After Classical Latin and Ancient Greek stopped being the common spoken languages, scholars kept studying them and writing in these languages. All the philosophical, theological, and scientific works of the Middle Ages, the Renaissance and up to the 19th Century, were written in one of these ancient languages, and intellectuals of every generation mastered them even if they did not use them for daily conversation. They were used at school, in the universities, for political speeches or other formal occasions. They were the language of our culture for over two millennia.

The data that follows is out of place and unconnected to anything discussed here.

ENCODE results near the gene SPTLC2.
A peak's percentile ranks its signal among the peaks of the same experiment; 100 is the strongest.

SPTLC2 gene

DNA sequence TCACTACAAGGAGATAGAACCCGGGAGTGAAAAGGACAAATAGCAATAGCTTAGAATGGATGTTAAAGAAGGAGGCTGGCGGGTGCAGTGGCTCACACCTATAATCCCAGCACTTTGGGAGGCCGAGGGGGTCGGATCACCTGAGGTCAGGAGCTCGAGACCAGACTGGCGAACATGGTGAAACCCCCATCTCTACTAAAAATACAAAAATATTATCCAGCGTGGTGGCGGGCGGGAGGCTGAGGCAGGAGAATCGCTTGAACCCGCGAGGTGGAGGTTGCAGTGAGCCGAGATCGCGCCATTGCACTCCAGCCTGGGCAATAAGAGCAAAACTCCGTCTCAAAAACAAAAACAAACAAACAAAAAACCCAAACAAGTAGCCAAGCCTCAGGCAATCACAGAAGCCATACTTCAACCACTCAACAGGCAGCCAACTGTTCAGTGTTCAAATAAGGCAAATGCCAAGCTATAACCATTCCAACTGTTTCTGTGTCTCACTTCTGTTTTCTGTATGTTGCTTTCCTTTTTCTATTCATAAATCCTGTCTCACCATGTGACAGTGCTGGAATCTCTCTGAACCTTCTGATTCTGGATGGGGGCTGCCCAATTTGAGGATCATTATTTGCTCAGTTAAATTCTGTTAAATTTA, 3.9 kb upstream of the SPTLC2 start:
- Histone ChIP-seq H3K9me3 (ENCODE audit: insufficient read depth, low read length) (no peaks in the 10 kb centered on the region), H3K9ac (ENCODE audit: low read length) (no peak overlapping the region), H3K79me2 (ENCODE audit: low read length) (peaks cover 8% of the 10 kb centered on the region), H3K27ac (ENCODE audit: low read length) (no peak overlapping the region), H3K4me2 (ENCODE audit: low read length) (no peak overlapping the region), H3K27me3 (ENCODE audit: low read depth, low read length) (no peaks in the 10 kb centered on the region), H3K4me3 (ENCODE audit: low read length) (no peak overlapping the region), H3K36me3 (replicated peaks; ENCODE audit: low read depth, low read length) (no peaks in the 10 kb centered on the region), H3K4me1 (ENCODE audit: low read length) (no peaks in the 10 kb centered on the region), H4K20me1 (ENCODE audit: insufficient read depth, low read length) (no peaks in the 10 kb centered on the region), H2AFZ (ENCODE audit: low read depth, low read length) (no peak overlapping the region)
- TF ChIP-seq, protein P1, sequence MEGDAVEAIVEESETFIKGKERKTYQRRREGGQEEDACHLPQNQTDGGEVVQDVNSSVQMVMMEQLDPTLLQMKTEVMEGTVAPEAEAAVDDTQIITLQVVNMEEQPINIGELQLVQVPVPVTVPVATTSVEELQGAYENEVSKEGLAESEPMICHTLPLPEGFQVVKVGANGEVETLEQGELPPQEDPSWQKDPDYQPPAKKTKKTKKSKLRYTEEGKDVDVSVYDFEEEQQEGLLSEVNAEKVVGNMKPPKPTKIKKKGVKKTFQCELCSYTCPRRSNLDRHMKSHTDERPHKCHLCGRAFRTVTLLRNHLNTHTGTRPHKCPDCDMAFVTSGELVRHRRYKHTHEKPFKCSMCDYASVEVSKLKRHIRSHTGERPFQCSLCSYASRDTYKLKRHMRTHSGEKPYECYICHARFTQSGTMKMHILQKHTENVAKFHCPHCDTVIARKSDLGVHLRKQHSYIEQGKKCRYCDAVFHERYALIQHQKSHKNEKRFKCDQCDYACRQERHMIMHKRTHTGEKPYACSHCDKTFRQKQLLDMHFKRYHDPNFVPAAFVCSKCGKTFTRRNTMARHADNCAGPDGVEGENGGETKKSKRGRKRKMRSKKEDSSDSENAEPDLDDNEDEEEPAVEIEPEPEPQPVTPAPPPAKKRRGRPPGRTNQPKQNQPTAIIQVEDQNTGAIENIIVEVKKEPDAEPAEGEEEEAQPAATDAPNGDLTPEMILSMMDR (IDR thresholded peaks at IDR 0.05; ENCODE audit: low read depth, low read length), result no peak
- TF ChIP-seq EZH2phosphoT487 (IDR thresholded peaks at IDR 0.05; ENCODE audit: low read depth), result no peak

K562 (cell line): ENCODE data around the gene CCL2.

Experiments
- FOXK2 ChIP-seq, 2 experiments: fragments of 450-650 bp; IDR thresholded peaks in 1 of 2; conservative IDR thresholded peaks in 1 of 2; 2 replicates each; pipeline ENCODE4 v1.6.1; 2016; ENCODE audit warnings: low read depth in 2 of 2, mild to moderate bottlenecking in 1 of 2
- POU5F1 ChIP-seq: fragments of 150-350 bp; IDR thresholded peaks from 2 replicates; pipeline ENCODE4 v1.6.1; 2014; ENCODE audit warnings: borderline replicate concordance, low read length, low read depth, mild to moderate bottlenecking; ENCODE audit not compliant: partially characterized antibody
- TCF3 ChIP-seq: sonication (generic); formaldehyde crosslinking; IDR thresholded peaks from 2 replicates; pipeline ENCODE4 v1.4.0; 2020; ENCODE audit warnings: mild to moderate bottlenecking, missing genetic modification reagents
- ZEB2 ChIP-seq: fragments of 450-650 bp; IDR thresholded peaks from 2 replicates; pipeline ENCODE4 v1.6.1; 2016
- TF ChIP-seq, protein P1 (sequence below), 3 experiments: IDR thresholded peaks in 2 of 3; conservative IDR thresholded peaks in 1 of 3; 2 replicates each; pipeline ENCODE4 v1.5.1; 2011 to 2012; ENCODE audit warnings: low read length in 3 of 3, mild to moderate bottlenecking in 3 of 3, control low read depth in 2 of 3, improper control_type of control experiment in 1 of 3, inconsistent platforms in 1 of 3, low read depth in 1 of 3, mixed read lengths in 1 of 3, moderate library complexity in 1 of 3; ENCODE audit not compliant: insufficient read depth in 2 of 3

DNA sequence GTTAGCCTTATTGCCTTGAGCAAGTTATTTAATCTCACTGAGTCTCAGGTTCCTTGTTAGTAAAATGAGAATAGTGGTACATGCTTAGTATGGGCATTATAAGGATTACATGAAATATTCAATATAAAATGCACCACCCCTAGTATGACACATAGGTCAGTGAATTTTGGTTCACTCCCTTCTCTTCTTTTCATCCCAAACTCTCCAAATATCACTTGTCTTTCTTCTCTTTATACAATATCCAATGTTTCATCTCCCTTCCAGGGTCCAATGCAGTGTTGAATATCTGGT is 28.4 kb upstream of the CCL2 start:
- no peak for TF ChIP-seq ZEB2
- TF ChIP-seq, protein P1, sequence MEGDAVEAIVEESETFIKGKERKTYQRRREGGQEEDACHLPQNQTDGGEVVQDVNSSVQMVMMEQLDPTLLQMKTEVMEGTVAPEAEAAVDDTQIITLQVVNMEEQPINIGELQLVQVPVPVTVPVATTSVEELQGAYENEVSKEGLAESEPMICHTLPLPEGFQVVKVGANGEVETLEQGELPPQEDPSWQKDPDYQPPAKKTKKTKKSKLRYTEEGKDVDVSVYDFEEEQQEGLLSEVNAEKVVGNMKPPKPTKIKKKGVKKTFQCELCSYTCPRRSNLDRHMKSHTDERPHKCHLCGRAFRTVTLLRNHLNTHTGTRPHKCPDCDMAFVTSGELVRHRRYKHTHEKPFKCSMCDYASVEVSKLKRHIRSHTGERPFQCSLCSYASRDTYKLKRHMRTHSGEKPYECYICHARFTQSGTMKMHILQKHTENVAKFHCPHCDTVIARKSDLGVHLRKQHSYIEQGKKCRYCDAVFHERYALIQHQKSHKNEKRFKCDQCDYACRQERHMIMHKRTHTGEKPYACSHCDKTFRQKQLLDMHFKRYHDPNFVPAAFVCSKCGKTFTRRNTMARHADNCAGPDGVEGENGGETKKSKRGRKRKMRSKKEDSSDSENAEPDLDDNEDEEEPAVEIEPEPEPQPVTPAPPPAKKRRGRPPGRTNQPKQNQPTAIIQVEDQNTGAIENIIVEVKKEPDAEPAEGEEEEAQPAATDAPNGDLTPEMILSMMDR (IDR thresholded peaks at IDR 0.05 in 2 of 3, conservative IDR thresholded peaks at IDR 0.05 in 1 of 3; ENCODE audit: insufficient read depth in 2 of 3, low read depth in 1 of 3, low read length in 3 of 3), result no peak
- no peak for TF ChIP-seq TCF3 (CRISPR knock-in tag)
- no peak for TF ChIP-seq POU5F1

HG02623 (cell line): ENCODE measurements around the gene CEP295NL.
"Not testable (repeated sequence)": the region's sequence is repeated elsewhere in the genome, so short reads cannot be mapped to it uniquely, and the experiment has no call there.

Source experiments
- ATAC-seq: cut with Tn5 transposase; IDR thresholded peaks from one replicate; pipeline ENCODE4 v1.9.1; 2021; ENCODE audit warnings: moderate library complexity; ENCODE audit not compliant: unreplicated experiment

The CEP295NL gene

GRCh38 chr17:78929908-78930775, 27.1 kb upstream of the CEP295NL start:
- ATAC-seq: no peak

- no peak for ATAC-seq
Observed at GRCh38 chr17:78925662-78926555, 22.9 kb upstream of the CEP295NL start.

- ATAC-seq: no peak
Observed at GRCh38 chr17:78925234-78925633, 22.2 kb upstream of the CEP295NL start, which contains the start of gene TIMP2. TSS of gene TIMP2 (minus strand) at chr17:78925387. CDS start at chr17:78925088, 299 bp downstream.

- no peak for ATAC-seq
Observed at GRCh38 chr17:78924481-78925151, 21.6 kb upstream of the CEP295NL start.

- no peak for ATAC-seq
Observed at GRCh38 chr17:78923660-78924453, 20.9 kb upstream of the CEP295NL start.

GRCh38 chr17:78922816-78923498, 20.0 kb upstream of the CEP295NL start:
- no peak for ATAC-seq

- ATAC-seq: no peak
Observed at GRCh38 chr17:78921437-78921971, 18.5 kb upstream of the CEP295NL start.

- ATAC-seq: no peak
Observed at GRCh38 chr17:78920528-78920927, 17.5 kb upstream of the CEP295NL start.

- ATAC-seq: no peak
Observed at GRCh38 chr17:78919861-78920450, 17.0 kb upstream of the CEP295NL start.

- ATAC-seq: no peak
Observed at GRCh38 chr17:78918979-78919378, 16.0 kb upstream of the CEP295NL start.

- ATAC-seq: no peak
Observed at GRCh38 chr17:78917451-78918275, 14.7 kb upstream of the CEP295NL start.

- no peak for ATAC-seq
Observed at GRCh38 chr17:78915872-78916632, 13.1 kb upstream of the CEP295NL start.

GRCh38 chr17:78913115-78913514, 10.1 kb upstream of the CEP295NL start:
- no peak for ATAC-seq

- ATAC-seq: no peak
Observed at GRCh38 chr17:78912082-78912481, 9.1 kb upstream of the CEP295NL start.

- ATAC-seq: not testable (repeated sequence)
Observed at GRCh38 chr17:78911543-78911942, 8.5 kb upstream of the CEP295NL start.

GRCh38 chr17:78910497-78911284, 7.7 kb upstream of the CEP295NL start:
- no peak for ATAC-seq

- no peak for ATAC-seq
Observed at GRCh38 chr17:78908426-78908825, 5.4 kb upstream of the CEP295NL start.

From the beginning of the 20th Century, a revolution in education took place that removed progressively from the school curricula the study of ancient Western languages. This was not accompanied by a significant work of translation of these texts into modern languages. The percentage of literary texts from Antiquity and even more so from the Middle Ages that have never been translated into any modern language is overwhelming, counting up to 70% of our literary, philosophical and scientific heritage. Unless one knows ancient Greek or Latin, it is impossible to access these texts. We are only aware of a tiny part of our common cultural heritage, that was translated into one or more modern languages. But translations are not always accurate, for various reasons that I will not go into now. For the rest, that 70% of our cultural and spiritual heritage, our knowledge of the ideas and thoughts of the authors who wrote those works for the posterity is close to nil.